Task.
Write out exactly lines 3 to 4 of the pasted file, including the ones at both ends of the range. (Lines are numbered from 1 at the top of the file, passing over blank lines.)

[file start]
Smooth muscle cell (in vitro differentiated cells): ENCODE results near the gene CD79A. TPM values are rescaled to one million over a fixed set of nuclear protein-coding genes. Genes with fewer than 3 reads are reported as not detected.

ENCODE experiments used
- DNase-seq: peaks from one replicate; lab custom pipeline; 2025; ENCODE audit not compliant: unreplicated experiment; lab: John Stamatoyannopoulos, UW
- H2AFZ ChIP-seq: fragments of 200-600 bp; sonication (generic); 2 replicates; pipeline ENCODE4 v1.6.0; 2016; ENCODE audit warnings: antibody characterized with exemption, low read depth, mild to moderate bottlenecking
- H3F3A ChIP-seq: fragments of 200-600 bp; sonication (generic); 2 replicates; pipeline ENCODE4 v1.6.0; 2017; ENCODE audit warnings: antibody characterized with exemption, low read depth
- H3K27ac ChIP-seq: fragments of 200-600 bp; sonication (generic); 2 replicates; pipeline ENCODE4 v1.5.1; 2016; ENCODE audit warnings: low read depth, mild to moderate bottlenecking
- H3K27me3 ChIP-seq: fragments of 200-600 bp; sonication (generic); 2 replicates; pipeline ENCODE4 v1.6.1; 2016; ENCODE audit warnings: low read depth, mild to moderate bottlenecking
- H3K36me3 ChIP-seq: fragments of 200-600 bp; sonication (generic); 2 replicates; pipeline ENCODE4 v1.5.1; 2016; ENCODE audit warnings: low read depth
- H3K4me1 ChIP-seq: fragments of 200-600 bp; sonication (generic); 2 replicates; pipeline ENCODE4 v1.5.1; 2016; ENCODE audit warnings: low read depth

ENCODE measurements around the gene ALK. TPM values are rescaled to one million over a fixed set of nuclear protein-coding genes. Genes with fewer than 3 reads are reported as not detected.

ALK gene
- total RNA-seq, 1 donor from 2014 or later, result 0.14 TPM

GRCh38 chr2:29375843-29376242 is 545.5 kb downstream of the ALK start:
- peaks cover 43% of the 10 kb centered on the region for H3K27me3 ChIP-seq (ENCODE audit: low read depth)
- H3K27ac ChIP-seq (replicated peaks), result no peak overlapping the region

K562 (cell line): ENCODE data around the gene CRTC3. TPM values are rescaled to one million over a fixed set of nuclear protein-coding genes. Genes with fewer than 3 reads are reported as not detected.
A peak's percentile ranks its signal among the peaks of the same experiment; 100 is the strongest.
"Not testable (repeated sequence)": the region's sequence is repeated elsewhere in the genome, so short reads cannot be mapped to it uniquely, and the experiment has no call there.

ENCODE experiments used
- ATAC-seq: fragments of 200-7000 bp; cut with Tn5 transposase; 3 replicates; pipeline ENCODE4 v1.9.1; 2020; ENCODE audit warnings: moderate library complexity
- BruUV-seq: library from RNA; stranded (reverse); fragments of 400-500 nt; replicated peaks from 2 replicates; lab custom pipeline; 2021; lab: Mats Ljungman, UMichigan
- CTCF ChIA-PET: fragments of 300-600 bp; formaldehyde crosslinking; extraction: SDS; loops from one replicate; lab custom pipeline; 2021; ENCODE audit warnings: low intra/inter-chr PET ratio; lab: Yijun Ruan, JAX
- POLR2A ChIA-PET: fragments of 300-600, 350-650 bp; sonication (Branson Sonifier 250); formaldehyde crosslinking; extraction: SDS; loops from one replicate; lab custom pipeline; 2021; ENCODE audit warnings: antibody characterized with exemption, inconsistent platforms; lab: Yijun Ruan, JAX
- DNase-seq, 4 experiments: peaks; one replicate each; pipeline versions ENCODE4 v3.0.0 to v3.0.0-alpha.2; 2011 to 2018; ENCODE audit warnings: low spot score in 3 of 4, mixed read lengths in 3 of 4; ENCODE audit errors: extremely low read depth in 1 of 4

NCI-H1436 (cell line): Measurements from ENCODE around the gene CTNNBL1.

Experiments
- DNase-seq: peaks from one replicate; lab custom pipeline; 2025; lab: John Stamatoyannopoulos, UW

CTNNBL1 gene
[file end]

- DNase-seq: peaks from one replicate; lab custom pipeline; 2025; ENCODE audit not compliant: unreplicated experiment; lab: John Stamatoyannopoulos, UW
- H2AFZ ChIP-seq: fragments of 200-600 bp; sonication (generic); 2 replicates; pipeline ENCODE4 v1.6.0; 2016; ENCODE audit warnings: antibody characterized with exemption, low read depth, mild to moderate bottlenecking